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Written By: Damion J. Jackson

As a lover of music and growing up in the post -era of the Motown sound, I was privy to all the music in my family household my parents played daily. From the Temptations, O’Jays, Aretha Franklin, The Dells, Delfonics, Marvin Gaye, Rick James, Teena Marie, Lou Rawls, The Whispers, The Commodores, Glady’s Knight, and one of my hometown favorites The Spinners, just to name of few.

The list of groups and artist are way to many to go on without given credit to how important the genius of Mr. Berry Gordy and Smokey Robinson, on how they birthed what we called today R&B ( Rhythm & Blues). The voices we hear today who laid the foundation for many artists today. We come to a real bump in the road. In the last ten years and to current day we have lost some true pioneers who have left their musical mark here on this earth.

Which leads me to this with the death of Prince and many like him like Michael Jackson, Whitney Houston, James Brown, Gerald Levert, and Mr. Nick at Night, one of the silent writers and group members to the legendary group the Whispers. We are entering an era of artist or groups that will become extinct because there are no record companies or managers who are signing young artist with development deals like that of Boys II Men which was the brain child of Mr. Michael Bivins from New Edition.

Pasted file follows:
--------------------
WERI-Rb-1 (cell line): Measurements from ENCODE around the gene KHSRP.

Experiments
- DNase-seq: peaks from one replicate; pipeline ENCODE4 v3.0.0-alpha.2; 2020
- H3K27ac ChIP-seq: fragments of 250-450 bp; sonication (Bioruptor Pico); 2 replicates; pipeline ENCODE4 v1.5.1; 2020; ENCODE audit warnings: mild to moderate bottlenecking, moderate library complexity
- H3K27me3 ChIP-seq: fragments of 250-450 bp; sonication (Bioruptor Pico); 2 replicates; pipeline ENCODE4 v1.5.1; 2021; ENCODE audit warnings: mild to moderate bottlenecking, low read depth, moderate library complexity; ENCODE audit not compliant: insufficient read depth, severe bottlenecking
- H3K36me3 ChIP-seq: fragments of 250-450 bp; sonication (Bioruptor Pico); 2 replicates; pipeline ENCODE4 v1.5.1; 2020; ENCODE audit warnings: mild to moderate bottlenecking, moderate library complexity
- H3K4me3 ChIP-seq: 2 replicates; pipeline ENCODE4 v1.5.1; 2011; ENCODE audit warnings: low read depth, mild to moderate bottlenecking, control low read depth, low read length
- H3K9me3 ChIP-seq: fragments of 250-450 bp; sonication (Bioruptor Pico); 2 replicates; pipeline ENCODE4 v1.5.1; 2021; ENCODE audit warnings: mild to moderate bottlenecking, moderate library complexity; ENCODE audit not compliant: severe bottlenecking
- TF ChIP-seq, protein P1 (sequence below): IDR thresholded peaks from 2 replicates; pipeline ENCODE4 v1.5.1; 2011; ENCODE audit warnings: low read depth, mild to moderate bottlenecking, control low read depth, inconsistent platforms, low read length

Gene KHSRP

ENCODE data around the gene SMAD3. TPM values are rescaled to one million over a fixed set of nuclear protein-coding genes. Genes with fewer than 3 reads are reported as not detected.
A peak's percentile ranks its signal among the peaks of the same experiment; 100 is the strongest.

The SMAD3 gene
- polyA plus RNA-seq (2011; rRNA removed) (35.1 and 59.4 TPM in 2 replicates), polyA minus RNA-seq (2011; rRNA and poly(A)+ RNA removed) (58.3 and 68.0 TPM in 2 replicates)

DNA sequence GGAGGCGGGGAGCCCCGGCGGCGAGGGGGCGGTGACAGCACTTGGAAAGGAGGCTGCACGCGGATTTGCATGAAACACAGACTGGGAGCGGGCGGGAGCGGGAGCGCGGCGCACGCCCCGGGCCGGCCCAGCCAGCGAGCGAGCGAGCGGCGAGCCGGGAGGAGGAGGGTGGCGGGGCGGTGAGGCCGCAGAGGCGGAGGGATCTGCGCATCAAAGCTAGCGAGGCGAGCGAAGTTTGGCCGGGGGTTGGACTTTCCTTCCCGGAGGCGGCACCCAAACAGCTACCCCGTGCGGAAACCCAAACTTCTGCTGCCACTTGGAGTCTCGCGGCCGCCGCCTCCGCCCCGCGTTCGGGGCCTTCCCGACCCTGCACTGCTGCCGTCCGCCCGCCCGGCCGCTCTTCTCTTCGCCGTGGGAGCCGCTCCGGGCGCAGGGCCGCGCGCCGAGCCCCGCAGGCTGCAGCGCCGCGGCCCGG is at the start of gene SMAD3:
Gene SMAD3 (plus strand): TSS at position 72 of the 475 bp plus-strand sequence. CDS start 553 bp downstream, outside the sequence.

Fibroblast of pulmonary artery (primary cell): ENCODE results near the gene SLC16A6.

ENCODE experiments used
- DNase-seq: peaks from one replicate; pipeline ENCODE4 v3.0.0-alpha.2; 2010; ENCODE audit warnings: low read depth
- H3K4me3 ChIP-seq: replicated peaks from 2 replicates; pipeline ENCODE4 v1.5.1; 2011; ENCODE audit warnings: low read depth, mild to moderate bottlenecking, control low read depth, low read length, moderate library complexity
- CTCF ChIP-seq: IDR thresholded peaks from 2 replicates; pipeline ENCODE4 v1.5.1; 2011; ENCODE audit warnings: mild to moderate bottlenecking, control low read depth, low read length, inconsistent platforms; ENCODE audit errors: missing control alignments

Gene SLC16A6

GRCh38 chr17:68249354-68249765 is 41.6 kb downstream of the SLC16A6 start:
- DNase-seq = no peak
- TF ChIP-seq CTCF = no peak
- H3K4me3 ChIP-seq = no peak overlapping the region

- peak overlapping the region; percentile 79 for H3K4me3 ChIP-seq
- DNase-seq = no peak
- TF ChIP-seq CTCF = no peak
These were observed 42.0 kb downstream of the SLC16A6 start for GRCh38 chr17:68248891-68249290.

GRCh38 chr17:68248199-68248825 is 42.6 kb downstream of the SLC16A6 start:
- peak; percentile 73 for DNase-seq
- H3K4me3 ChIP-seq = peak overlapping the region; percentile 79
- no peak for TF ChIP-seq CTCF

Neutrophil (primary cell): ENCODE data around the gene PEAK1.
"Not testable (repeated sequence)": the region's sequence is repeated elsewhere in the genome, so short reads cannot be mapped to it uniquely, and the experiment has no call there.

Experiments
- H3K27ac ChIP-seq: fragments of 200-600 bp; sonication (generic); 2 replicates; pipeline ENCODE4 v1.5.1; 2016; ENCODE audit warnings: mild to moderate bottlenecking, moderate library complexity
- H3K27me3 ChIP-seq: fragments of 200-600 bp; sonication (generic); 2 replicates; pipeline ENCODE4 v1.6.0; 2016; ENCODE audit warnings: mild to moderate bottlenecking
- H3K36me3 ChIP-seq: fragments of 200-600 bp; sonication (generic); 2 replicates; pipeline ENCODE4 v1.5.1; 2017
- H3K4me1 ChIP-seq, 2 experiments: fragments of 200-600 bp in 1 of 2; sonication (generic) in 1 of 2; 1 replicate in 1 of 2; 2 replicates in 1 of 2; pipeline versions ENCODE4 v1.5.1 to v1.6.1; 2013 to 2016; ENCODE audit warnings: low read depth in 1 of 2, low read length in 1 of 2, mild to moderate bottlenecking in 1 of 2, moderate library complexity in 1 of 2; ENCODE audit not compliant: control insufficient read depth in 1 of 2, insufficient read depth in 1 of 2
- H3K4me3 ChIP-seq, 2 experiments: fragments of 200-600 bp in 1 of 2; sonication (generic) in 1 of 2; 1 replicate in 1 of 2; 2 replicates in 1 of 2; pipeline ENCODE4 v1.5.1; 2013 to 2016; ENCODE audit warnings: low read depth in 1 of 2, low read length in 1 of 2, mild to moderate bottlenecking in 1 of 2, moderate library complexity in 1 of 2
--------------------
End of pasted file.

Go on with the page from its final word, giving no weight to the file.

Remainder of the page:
Being born in the early seventies, I along with many other seventy babies have had the pleasure of been privy to blue light in the basement parties under the watch of our parents, family, and friends. To cruising in deuce and a quarter automobiles with your parents or with your favorite uncle or older cousin listening to music greats like Curtis Mayfield, Barry White, and  Issac Hayes. These greats brought a tremendous sound to this era growing up in the seventies and eighties.  Let alone we have not even touch basis on the many great producers and engineers who played the background scene, to make these musicians be who they were over the years. It is unfortunate that this generation of youngsters will not have that musical genre like that of the sixties, seventies, and eighties.

In closing, I ask if there are any record executives out there, to please look into artist development again, and take it seriously, and don’t be so quick to shelf the artist is they don’t take off as fast as you would like them to do. Remember it took years before the Temptations took off, and New Edition went through their ebbs and flows through their thirty years in the business.

 

Signed,

A Real Great Music Lover

 

 

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